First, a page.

Let’s first begin with a goal in mind. You want to have the best fresh tasting eggs. Fresh eggs from your own chickens not only taste better than store bought eggs, they are much healthier. Farm fresh eggs have ½ less cholesterol, ¼ less saturated fat, 2/3 more vitamin A, 7 times more beta carotene, 2 times more omega 3 fatty acids and 3 times more vitamin E, WOW!
So now you might ask, “What can you feed chickens to produce these results?
Really, all you have to do is basically raise your chickens in a free-range environment so they can enjoy a diet of green plants, insects, and grains.
When chickens eat green plants they are consuming high levels of omega 3. When chickens eat grains they consume high levels of omega 6. So which is better for you? You should have equal amounts of omega 3 and omega 6 in your body. Most eggs that we buy from the store contain high levels of omega 6 because those chickens are fed mostly grain. In humans, high levels of omega 6 leads to all kinds of degenerative diseases.
So the best thing to do is let your chickens roam around the yard so they can eat grass and green plants. Chickens will consume 30% of their calories from grass. That would be a lot of grass.
Insects are a great source of protein for chickens. They love these little critters. As they roam around the yard they can find all kinds of insects, bugs, worms, and snails.
Growing your own worms can give your chickens the best protein during the winter months. It’s the cheapest protein you will find. Boiled soybeans are also great to feed to them.
Use grain only as a supplement to sustain growth and laying of eggs. Only feed grains for a certain period of time during the day and then remove it from them. A timer feeder is great way to do that if you can’t tend to your chickens every day.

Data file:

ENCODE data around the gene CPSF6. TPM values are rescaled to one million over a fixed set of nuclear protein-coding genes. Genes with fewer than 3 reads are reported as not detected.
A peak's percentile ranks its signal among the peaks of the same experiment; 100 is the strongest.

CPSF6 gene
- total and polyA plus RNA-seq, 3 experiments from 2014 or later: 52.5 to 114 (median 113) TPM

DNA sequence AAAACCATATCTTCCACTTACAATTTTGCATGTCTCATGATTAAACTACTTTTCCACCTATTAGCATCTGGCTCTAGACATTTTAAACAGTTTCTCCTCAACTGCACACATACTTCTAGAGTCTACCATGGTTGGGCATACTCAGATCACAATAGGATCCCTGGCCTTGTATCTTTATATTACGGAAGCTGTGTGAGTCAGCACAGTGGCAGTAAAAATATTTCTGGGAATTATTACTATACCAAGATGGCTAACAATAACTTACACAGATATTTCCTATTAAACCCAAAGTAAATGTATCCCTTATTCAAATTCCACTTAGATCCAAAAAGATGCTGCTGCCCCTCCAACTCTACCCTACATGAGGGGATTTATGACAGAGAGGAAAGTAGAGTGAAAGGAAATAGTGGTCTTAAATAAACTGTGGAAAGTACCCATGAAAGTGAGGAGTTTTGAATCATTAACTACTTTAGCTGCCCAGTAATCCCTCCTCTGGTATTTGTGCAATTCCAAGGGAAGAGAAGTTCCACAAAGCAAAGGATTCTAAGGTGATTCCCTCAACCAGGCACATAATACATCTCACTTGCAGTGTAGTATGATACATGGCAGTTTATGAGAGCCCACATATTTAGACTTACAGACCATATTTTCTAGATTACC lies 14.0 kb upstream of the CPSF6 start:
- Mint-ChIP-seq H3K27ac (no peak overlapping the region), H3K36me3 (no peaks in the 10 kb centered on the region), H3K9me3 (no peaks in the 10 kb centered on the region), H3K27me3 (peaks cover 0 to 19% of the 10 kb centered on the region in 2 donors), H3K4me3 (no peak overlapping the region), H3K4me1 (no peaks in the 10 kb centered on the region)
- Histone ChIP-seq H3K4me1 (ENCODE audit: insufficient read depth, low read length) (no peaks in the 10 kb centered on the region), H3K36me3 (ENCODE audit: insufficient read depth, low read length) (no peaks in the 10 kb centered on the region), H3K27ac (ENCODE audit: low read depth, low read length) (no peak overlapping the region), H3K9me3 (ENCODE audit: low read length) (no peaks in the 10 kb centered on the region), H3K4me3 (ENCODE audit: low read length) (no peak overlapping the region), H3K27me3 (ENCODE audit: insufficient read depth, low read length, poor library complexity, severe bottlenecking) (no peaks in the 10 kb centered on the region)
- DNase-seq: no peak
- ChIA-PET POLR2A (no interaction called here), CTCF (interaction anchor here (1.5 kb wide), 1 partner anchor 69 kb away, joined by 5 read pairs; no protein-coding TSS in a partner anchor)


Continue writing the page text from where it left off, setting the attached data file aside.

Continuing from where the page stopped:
Other supplements to consider are dried kelp and calcium. Kelp can provide salt and also all the minerals they need to balance out their diet. Calcium is good for hardening the shell of the eggs.
They also need grit if you don’t let them loose in the yard. Grits is an angular, hard crushed rock used by chickens in place of teeth. When roaming around they usually find little rocks that are suited for them. But if you keep them “cooped up” be sure to give it to them several times a month.
Kitchen scraps are good to give chickens. Be sure not to give them anything that has mold on it or give them rotten foods out of your refrigerator.
If you are growing a garden, throw them some fresh veggies. Grow some sunflowers and when the head of the sunflowers wilt, throw the whole head into the coop, chickens will go “nuts” over this tasty treat.
Most importantly of all, make sure your chickens have plenty of water!
Chickens need lots of water especially for laying eggs. Chicken don’t like dirty water and besides it could bring diseases to your chickens. Always make sure that the water is fresh and clean.
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